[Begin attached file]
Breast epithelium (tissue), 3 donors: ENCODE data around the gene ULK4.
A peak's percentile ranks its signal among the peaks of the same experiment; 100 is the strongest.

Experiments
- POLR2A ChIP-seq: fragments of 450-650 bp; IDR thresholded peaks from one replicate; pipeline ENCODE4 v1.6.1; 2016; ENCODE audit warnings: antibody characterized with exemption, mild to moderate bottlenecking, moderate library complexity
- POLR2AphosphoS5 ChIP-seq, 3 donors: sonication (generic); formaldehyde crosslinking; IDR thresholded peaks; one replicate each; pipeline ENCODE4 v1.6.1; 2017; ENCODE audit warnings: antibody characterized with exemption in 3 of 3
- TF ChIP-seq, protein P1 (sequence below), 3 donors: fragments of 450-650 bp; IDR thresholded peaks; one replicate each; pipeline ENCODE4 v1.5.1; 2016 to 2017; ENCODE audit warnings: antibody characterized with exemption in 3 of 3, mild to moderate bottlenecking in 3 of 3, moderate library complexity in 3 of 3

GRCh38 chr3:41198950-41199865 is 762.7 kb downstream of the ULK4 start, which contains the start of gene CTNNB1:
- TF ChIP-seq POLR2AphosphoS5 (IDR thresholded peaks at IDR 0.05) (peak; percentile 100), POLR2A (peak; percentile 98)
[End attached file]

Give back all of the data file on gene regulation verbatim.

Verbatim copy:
Breast epithelium (tissue), 3 donors: ENCODE data around the gene ULK4.
A peak's percentile ranks its signal among the peaks of the same experiment; 100 is the strongest.

Experiments
- POLR2A ChIP-seq: fragments of 450-650 bp; IDR thresholded peaks from one replicate; pipeline ENCODE4 v1.6.1; 2016; ENCODE audit warnings: antibody characterized with exemption, mild to moderate bottlenecking, moderate library complexity
- POLR2AphosphoS5 ChIP-seq, 3 donors: sonication (generic); formaldehyde crosslinking; IDR thresholded peaks; one replicate each; pipeline ENCODE4 v1.6.1; 2017; ENCODE audit warnings: antibody characterized with exemption in 3 of 3
- TF ChIP-seq, protein P1 (sequence below), 3 donors: fragments of 450-650 bp; IDR thresholded peaks; one replicate each; pipeline ENCODE4 v1.5.1; 2016 to 2017; ENCODE audit warnings: antibody characterized with exemption in 3 of 3, mild to moderate bottlenecking in 3 of 3, moderate library complexity in 3 of 3

GRCh38 chr3:41198950-41199865 is 762.7 kb downstream of the ULK4 start, which contains the start of gene CTNNB1:
- TF ChIP-seq POLR2AphosphoS5 (IDR thresholded peaks at IDR 0.05) (peak; percentile 100), POLR2A (peak; percentile 98)